Interns Ask Bosses: How can I communicate with my boss about expectations?
Interns are often thought of as being in the lowest position within an office hierarchy. So it’s not surprising that when young adults begin their internships, talking to their supervisors or senior management can be intimidating at first.
As part of our Interns Ask Bosses series, Genevieve Goh*, a second-year undergraduate majoring in real estate, shares about the challenge of understanding what is expected of her and how she can match up to those expectations.
While interning as an HR assistant, I felt that the head of department had very high expectations, but these expectations were not explained directly to me.
The head of the department once told my supervisor that I needed to hurry up on certain assignments. After my supervisor shared this with me, I was confused as I felt that I wasn’t behind on my work at all. I had also truly tried my best to get the work done quickly.
Both the head of the department and my supervisor had even told me that there was no deadline as well.
What kind of quality of work do bosses expect from their interns, and how can interns communicate with their bosses to better understand what is expected of them?
Also, do you have any advice on how an intern can define excellence in the workplace?
To answer Genevieve’s question, we spoke to Claire Wong, Head of DBS Foundation.
Claire has had four years of experience leading a team with six direct reports, including cross-functional teams. She is also a mother of two sons (12 and 9 years old).
REMEMBER THE BIG PICTURE
The workplace is where many of us spend most of our day. Yet, often we struggle to manage work and relationships at our workplaces because it seems so different from what we expect. It is important to start with the “why”. Why are we there?
The first is that we are called to be witnesses to the gospel at our workplaces. In a messy world, where we sin and deal with sin on an ongoing basis, the gospel reminds us that we are all sinners in need of a saviour.
Our lives should point others to this truth – that our hope is in the work of Christ. By depending on Him, we can respond graciously, gently, wisely and courageously when things seem all wrong.
Secondly, the Lord has given us opportunities to use our skills and gifts to glorify him through the work that we do. Our work can have a positive impact on the people around us.
So, how do we live out our faith in the workplace in the face of different circumstances and expectations?
1. Don’t be afraid to ask
Ask when things aren’t clear or when you don’t know. Being an intern is the best opportunity to ask and learn because no one expects you to know.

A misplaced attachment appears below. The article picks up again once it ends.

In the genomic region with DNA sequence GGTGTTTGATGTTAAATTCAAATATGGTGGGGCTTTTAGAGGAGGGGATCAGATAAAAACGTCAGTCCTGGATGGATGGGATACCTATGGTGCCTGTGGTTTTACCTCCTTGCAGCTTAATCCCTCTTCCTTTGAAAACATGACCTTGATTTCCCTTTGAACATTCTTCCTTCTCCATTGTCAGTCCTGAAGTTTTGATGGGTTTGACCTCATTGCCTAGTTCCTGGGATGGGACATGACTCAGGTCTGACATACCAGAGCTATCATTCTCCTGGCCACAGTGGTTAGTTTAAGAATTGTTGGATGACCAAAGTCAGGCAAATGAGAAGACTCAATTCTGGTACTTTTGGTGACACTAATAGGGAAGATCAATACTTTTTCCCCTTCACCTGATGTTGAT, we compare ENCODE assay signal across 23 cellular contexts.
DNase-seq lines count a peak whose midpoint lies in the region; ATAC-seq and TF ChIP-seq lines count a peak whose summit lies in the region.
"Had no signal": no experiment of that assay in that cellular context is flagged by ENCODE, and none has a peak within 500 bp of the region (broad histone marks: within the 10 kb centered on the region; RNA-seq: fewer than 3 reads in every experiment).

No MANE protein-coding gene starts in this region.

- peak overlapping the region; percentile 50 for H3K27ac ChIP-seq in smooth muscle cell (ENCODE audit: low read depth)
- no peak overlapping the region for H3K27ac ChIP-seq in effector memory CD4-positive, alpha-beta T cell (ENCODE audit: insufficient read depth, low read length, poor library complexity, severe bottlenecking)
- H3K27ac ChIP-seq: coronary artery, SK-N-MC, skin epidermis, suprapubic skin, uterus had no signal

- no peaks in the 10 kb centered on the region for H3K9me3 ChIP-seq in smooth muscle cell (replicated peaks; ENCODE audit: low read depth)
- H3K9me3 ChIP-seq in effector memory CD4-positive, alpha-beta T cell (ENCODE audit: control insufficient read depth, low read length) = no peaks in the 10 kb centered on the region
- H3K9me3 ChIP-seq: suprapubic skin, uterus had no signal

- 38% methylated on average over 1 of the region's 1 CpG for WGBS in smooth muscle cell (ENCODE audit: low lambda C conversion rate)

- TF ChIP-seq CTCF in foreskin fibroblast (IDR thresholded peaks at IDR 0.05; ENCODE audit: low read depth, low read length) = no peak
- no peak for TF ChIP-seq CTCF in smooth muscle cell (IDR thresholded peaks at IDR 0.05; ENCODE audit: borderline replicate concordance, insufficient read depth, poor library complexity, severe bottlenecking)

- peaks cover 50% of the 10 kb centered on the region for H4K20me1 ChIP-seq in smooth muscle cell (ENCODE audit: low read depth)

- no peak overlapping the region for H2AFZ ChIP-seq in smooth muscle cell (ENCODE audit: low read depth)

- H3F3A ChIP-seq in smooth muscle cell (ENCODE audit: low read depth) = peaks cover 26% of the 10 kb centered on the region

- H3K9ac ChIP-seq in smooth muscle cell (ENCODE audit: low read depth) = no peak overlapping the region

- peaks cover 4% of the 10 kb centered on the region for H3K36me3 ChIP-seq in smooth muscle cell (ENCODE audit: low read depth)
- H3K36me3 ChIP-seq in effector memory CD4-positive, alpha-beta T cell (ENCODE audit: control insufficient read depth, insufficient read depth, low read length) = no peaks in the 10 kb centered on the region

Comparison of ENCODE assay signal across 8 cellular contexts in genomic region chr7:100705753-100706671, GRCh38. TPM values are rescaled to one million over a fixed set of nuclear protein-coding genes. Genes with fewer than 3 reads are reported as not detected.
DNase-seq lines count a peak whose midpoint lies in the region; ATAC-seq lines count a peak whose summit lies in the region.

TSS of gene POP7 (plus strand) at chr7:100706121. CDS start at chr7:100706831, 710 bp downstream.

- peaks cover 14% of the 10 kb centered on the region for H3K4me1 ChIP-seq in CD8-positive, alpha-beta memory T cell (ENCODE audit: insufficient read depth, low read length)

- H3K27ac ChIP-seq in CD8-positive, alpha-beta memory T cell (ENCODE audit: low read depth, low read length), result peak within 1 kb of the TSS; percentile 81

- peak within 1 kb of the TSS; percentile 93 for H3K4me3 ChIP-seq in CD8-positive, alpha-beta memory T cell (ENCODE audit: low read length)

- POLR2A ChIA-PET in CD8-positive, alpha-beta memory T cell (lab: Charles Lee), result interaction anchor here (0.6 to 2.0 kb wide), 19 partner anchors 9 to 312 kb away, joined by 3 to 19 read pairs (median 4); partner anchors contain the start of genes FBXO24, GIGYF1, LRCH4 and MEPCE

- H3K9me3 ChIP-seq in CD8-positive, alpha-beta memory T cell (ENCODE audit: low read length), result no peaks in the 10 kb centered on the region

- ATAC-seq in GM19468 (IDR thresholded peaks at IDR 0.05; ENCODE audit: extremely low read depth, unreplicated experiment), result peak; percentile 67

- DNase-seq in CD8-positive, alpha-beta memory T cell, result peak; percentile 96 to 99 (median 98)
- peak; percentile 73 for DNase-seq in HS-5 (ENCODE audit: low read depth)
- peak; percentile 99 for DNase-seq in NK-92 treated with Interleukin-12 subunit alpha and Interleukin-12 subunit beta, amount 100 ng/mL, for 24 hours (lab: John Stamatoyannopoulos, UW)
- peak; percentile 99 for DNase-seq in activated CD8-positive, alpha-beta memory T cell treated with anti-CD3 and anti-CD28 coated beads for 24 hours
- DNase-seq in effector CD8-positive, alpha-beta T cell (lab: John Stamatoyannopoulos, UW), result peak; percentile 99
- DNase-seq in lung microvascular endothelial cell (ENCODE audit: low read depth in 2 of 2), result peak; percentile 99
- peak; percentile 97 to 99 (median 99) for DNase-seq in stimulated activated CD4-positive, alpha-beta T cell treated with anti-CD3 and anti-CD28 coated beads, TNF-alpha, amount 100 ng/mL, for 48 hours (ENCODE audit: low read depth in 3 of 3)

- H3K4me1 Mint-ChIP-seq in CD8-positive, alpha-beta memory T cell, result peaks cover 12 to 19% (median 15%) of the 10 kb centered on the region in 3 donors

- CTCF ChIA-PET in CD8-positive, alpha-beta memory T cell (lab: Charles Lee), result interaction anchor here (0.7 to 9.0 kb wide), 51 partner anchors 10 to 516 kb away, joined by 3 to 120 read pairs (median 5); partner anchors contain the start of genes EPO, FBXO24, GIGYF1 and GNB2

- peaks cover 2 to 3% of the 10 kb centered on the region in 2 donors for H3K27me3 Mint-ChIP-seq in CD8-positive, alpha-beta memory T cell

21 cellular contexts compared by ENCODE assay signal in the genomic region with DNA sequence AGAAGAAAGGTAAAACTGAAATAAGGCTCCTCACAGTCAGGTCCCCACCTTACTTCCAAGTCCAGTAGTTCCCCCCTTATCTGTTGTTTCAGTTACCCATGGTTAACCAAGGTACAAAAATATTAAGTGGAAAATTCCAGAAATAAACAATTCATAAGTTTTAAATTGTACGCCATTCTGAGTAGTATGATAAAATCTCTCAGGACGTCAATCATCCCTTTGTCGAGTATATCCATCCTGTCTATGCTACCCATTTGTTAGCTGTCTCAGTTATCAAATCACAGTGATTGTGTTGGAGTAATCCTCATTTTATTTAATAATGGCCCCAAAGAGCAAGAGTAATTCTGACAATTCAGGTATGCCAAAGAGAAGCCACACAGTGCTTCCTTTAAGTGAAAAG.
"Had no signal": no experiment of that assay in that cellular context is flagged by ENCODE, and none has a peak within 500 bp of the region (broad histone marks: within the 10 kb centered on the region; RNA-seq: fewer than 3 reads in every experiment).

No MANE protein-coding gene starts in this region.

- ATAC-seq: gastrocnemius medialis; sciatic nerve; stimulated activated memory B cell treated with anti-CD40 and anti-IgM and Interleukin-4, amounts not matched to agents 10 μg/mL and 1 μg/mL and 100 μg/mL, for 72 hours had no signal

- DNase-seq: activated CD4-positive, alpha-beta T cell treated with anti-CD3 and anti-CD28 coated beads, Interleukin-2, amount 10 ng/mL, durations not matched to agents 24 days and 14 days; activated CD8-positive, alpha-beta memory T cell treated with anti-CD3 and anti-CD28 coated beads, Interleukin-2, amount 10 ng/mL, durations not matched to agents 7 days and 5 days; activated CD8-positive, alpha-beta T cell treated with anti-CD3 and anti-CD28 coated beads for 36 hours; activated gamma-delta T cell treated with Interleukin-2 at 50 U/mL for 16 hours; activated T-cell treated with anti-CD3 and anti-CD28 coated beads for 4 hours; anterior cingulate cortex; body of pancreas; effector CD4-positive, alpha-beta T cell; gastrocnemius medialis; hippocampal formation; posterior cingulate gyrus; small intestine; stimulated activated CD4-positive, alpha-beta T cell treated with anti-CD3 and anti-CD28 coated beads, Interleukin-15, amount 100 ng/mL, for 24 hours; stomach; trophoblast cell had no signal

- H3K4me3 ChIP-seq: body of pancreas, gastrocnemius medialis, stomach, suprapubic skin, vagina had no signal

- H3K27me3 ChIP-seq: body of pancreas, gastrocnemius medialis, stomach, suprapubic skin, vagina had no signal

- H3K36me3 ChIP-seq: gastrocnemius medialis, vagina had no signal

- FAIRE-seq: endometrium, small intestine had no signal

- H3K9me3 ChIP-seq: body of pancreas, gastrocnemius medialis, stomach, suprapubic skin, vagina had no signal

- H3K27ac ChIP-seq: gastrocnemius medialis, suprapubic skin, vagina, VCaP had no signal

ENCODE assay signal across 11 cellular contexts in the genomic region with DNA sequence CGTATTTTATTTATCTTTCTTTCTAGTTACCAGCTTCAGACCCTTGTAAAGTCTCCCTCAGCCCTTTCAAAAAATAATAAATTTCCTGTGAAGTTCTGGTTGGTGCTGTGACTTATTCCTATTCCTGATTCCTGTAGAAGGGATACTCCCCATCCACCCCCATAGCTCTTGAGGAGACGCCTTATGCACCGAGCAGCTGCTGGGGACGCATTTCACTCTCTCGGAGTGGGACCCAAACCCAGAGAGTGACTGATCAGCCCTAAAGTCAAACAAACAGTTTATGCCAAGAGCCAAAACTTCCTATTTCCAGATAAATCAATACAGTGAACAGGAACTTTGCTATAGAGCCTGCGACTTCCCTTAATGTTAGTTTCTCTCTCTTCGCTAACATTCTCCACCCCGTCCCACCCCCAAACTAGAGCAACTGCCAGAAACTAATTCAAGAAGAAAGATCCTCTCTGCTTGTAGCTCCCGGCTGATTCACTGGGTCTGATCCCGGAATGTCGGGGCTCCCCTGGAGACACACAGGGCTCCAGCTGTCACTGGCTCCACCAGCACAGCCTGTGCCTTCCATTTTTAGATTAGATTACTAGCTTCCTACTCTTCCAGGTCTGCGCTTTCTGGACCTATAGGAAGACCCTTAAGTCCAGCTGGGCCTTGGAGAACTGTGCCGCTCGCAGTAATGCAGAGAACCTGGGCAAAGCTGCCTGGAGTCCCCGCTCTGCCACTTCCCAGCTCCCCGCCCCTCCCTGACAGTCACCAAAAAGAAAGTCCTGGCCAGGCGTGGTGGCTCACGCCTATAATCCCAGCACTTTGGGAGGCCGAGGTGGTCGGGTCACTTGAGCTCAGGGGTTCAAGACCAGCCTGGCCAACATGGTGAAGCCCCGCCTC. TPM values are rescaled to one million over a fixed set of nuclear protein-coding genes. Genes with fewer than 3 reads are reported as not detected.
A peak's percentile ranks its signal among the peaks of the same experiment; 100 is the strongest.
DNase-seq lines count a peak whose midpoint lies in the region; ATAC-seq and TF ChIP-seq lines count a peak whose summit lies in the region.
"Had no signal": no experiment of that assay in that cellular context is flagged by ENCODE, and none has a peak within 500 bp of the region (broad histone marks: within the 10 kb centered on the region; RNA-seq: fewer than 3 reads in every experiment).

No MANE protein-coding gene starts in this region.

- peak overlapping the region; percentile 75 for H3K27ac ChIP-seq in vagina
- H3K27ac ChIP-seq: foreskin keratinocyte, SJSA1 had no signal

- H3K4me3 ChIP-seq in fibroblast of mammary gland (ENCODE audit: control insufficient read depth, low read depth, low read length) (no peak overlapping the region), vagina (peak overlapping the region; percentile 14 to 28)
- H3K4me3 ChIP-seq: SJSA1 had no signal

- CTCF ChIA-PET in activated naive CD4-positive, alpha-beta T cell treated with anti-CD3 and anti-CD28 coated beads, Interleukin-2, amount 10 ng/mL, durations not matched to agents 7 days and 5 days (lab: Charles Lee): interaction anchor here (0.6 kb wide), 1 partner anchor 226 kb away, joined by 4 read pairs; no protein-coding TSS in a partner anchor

Often, in our culture, people are afraid to ask because we don’t want to look stupid, and that is a stumbling block to learning.
In a workplace, no one is obliged to tell you how to do your work, so you need to figure out what you need to do your job. And that involves asking and clarifying.
When you are new to a job as an intern, aligning expectations is a process and is not instantaneous.
2. Create value for yourself
Much of the value of an internship depends on the intern and how much initiative he or she has.
If God has given you an opportunity to be in a workplace, then ask yourself what you want to gain from your time there and how you think you can contribute.
No matter how long or short a time, you can make it worthwhile. Bosses may not have this as an expectation, but interns that show initiative definitely stand out.
3. Rely on God for wise words
If you feel that something isn’t right, consider how you can respond and communicate with the parties involved rather than harbour bitterness and gossip. This is not an easy thing to do, but we need to rely on God for wise words that point others to the hope we have in Christ.
Learning how to deal with difficult situations at work is part of the process of growth and maturity of any individual.
Bosses would be looking not just at the quality of your work, but also your willingness to learn and ability to navigate the complexities of any workplace.
*The intern’s name has been changed for confidentiality. Additional reporting by Jewel Yu.
THINK + TALK
- Have you thought about the greater purpose of your internship?
- What can you initiate during your internship period?
- How can you take a step towards better communication with your colleagues or superiors?